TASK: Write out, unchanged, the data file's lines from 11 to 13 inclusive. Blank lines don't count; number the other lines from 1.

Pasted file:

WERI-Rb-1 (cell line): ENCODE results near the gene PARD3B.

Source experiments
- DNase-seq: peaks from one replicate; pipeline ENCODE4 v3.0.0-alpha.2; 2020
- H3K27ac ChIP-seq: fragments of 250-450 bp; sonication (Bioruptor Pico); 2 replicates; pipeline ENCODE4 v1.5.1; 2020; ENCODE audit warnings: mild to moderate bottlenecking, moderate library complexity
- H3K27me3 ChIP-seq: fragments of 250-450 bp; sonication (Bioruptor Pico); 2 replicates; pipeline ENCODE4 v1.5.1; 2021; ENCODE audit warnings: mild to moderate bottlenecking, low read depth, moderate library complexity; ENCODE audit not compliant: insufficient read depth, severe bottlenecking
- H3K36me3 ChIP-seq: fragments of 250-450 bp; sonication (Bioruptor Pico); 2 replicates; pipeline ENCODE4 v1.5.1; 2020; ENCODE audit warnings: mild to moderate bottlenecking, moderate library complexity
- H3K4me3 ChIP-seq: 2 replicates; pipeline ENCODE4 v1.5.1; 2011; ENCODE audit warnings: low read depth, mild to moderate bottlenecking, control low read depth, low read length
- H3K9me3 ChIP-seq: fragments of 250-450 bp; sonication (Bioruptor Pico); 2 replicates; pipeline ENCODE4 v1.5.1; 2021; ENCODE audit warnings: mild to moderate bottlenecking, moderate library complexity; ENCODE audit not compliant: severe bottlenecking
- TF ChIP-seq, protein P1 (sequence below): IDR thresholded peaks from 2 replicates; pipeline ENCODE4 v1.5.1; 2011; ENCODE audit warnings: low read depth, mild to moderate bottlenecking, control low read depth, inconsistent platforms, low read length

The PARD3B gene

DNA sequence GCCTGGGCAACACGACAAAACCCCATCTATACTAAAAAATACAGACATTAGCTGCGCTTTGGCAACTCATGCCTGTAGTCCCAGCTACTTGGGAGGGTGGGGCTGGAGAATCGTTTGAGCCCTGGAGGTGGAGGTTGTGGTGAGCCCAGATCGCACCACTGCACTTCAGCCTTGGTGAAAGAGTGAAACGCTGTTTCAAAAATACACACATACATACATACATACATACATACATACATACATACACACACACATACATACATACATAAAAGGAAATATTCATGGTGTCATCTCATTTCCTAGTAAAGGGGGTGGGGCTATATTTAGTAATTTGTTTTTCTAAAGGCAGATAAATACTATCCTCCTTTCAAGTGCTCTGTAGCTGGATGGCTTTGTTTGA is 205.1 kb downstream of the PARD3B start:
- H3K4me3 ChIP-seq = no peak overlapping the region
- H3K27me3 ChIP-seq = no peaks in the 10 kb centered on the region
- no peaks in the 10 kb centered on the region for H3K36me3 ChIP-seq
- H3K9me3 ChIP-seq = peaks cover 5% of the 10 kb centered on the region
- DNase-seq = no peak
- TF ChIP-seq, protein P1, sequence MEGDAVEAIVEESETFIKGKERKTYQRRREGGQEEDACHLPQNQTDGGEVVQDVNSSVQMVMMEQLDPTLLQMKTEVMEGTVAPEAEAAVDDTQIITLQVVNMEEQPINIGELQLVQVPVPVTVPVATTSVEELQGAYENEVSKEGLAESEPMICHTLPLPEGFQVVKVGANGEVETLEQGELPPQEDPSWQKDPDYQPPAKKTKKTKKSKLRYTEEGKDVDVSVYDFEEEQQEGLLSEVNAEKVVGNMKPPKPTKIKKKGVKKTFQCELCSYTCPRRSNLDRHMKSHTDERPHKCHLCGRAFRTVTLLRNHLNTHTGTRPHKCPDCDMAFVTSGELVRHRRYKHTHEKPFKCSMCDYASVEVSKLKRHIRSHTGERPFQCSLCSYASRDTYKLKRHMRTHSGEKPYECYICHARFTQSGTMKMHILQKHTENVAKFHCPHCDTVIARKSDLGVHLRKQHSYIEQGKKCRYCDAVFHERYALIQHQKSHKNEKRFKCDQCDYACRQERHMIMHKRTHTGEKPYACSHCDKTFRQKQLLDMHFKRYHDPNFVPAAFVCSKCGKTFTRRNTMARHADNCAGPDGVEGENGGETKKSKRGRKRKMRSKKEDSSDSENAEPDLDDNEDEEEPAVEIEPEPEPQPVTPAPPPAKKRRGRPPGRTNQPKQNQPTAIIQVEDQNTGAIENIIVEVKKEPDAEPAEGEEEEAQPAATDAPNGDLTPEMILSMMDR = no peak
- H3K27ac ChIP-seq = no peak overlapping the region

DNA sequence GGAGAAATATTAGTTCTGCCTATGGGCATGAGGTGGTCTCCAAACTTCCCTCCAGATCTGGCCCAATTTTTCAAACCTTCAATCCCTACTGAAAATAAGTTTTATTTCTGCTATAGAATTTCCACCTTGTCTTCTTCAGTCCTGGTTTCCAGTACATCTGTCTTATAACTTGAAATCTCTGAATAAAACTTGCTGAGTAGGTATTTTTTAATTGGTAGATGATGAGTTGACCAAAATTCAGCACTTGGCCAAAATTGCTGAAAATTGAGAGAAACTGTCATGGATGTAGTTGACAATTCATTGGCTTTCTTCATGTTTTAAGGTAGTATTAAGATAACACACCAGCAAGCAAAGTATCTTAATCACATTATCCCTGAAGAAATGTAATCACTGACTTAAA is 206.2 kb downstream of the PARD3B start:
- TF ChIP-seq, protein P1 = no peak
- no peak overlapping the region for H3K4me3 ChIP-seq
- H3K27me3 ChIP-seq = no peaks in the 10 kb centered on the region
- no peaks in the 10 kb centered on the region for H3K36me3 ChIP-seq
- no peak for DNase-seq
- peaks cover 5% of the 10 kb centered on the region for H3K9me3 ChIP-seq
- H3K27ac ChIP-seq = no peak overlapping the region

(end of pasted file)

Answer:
DNA sequence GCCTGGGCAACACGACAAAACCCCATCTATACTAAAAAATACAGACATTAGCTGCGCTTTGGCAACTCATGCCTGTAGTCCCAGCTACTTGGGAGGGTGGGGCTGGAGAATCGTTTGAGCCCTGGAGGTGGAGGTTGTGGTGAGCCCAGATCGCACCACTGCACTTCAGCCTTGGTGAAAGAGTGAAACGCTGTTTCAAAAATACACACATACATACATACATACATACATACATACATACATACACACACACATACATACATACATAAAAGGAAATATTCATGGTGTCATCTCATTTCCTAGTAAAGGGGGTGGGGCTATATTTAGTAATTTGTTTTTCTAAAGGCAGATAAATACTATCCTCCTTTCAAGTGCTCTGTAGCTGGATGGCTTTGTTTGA is 205.1 kb downstream of the PARD3B start:
- H3K4me3 ChIP-seq = no peak overlapping the region
- H3K27me3 ChIP-seq = no peaks in the 10 kb centered on the region